In the summer of 2021, as the third wave of the COVID-19 pandemic wore on in the United States, infectious disease forecasters began to call attention to a disturbing trend.
The previous January, as models warned that U.S. infections would continue to rise, cases plummeted instead. In July, as forecasts predicted infections would flatten, the Delta variant soared, leaving public health agencies scrambling to reinstate mask mandates and social distancing measures.
"Existing forecast models generally did not predict the big surges and peaks," said geospatial data scientist Morteza Karimzadeh, an assistant professor of geography at CU Boulder. "They failed when we needed them most."
New research from Karimzadeh and his colleagues suggests a new approach, using artificial intelligence and vast, anonymized datasets from Facebook could not only yield more accurate COVID-19 forecasts, but also revolutionize the way we track other infectious diseases, including the flu.
Their findings, published in the International Journal of Data Science and Analytics, conclude this short-term forecasting method significantly outperforms conventional models for projecting COVID trends at the county level.
Karimzadeh's team is now one of about a dozen, including those from Columbia University and the Massachusetts Institute of Technology (MIT), submitting weekly projections to the COVID-19 Forecast Hub, a repository that aggregates the best data possible to create an "ensemble forecast" for the Centers for Disease Control. Their forecasts generally rank in the top two for accuracy each week.
"When it comes to forecasting at the county level, we are finding that our models perform, hands-down, better than most models out there," Karimzadeh said.
Analyzing friendships to predict viral spread
Most COVID-forecasting techniques in use today hinge on what is known as a "compartmental model." Simply put, modelers take the latest numbers they can get about infected and susceptible populations (based on weekly reports of infections, hospitalizations, deaths and vaccinations), plug them into a mathematical model and crunch the numbers to predict what happens next.
These methods have been used for decades with reasonable success but they have fallen short when predicting local COVID surges, in part because they can't easily take into account how people move around.
That's where Facebook data comes in.
Karimzadeh's team draws from data generated by Facebook and derived from mobile devices to get a sense of how much people travel from county to county and to what degree people in different counties are friends on social media. That matters because people behave differently around friends.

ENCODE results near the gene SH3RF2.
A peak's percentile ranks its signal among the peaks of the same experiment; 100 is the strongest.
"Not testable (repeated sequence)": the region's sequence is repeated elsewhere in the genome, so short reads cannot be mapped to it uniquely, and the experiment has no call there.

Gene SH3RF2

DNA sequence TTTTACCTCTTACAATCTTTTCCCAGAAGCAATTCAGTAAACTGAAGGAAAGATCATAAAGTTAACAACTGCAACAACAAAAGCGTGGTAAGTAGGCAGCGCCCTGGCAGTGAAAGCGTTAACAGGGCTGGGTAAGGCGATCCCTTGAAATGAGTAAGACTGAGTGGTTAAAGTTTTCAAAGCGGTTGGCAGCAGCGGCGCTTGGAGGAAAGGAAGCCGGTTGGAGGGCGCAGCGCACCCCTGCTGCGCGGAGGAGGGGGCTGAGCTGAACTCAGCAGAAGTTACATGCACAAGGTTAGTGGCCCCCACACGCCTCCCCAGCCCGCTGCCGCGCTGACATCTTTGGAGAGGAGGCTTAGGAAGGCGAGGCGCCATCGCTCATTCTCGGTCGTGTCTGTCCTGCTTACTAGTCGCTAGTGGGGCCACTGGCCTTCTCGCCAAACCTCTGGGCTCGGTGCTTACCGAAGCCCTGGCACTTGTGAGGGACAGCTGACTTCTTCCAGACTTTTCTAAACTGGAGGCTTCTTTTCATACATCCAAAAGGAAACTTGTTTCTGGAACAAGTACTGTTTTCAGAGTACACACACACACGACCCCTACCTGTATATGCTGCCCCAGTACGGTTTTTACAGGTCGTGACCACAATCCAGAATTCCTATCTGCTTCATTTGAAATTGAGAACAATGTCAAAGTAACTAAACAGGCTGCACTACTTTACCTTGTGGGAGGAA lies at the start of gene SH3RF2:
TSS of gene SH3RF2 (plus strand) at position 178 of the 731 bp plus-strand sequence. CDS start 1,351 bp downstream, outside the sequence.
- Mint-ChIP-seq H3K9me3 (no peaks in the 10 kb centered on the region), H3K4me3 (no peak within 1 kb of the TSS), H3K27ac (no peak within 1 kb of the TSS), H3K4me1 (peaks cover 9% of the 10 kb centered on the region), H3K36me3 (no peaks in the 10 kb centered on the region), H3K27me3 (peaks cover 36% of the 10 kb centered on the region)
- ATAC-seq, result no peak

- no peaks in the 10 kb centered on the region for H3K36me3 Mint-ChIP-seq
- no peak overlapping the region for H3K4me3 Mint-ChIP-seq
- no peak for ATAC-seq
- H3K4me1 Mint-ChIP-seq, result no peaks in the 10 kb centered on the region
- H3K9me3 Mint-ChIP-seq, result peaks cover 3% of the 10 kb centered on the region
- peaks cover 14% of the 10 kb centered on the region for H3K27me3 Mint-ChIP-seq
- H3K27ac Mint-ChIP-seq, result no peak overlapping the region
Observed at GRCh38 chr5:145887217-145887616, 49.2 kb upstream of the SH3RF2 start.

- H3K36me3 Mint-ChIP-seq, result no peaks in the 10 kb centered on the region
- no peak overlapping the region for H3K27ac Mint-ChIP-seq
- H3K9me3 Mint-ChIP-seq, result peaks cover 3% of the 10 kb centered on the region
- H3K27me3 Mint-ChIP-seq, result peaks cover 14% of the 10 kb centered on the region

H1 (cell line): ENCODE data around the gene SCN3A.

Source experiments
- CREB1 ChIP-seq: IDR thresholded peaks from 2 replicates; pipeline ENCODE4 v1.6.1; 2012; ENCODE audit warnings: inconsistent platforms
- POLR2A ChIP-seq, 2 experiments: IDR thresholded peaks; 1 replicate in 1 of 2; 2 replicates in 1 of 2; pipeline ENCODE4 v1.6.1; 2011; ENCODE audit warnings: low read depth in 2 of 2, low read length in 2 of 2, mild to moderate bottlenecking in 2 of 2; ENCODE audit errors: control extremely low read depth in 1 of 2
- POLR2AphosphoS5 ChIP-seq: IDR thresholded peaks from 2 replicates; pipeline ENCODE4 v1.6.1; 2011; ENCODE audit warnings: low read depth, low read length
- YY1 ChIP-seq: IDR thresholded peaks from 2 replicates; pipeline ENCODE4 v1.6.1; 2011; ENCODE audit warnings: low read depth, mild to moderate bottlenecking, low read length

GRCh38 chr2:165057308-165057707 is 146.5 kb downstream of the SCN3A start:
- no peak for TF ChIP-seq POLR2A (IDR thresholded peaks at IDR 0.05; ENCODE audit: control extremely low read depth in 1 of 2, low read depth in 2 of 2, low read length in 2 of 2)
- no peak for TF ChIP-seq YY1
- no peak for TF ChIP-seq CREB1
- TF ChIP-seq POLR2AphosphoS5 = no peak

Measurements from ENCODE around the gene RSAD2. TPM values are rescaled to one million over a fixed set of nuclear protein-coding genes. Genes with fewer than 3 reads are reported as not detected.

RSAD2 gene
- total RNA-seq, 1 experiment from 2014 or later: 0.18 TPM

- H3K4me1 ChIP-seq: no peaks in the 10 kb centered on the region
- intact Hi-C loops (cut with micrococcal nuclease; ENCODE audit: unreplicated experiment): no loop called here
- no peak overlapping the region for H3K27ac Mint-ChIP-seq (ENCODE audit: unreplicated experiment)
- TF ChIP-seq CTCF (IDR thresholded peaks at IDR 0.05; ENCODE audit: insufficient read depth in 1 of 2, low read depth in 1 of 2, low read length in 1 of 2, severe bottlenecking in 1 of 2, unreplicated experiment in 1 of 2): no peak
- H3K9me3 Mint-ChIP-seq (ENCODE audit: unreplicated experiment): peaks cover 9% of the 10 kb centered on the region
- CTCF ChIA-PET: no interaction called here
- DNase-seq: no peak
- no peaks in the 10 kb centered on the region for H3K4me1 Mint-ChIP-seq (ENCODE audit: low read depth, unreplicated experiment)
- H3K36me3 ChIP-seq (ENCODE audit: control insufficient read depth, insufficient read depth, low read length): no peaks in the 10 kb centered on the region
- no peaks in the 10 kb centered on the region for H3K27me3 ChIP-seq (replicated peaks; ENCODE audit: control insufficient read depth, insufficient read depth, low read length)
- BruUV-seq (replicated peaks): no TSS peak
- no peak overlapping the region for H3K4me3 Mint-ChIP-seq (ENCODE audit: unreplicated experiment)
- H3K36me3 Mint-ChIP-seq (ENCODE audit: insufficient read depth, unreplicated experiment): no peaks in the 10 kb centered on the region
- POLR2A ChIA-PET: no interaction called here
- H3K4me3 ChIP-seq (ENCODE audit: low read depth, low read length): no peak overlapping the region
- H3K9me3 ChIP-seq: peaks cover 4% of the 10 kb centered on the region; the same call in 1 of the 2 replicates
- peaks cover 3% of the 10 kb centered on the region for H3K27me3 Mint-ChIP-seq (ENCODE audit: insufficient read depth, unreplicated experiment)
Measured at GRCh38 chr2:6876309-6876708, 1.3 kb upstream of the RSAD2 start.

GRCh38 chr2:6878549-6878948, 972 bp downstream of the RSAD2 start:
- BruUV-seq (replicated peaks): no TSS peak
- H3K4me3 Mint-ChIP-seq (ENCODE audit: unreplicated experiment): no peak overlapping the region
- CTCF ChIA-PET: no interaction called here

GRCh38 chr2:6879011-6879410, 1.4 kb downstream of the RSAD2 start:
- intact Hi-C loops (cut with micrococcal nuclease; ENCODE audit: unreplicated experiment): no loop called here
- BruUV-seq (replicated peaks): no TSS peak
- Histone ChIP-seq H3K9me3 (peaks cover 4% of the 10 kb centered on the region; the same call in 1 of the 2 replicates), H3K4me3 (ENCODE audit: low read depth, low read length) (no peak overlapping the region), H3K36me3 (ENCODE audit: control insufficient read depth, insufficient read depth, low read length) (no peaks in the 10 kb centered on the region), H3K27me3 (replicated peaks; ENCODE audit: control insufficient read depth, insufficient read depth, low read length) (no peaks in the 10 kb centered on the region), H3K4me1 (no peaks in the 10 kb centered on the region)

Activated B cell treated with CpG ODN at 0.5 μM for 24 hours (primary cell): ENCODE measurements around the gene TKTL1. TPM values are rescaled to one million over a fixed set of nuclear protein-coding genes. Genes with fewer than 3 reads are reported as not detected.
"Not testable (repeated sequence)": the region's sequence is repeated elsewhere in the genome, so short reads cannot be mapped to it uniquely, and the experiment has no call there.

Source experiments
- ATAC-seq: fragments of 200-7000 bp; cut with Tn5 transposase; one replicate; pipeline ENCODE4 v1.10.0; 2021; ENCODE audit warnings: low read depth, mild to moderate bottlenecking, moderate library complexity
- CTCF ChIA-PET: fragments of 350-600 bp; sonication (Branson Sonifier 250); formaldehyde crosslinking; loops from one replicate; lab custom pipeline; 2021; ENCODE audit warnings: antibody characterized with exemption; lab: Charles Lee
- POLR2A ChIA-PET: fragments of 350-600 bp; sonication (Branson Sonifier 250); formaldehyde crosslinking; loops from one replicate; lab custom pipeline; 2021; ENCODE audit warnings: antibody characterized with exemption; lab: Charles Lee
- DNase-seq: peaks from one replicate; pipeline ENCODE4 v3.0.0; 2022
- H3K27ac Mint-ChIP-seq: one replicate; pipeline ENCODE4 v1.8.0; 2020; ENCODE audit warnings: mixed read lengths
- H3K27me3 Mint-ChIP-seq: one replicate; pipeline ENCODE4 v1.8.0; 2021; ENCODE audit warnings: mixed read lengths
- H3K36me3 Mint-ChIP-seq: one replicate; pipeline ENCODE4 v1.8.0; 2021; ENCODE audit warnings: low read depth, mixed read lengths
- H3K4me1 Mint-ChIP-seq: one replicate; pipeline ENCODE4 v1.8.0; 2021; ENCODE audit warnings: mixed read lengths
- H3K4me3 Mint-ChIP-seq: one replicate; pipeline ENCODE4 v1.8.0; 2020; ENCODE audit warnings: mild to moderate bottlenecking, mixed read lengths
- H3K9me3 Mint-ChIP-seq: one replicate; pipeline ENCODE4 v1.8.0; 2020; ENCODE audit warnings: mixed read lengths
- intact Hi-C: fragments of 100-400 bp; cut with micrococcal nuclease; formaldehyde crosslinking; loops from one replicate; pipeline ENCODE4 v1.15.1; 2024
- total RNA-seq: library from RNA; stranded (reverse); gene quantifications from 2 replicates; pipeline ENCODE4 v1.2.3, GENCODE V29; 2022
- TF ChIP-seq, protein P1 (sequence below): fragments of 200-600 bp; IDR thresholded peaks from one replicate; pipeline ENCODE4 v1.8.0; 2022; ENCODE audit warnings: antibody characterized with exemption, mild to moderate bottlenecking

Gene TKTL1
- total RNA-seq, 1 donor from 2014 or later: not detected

"People may mask up and social distance when they go to work or shop, but they may not adhere to social distancing or masking when spending time with friends," Karimzadeh said.
All this could influence how much, for instance, an outbreak in Denver County might spread to Boulder County. Often, counties that are not next to each other can heavily influence each other.
In a previous paper in Nature Communications, the team found that social media data was a better tool for predicting viral spread than simply monitoring people's movement via their cell phones. With 2 billion Facebook users worldwide, there is abundant data to draw from, even in remote regions of the world where cell phone data is not available.
Notably, the data is privacy-protected, stressed Karimzadeh.
"We are not individually tracking anyone."
The promise of AI
The model itself is also novel, in that it builds on established machine-learning techniques to improve itself in real-time, capturing shifting trends in the numbers that reflect things like new lockdowns, waning immunity or masking policies.
Over a four-week forecast horizon, the model was on average 50 cases per county more accurate than the ensemble forecast from the COViD-19 Forecast Hub.
"The model learns from past circumstances to forecast the future and it is constantly improving itself," he said.
Thoai Ngo, vice president of social and behavioral science research for the nonprofit Population Council, which helped fund the research, said accurate forecasting is critical to engender public trust, assure that communities have enough tests and hospital beds for surges, and enable policy makers to implement things like mask mandates before it's too late."The world has been playing catch-up with COVID-19. We are always 10 steps behind," Ngo said.
Ngo said that traditional models undoubtedly have their strengths, but, in the future, he'd like to see them combined with newer AI methods to reap the unique benefits of both.
He and Karimzadeh are now applying their novel forecast techniques to predicting hospitalization rates, which they say will be more useful to watch as the virus becomes endemic.
"AI has revolutionized everything, from the way we interact with our phones to the development of autonomous vehicles, but we really have not taken advantage of it all that much when it comes to disease forecasting," said Karimzadeh. "There is a lot of untapped potential there."
Other contributors to this research include: Benjamin Lucas, postdoctoral research associate in the Department of Geography, Behzad Vahedi, Phd student in the Department of Geography, and Hamidreza Zoraghein, research associate with the Population Council.
Cite This Page: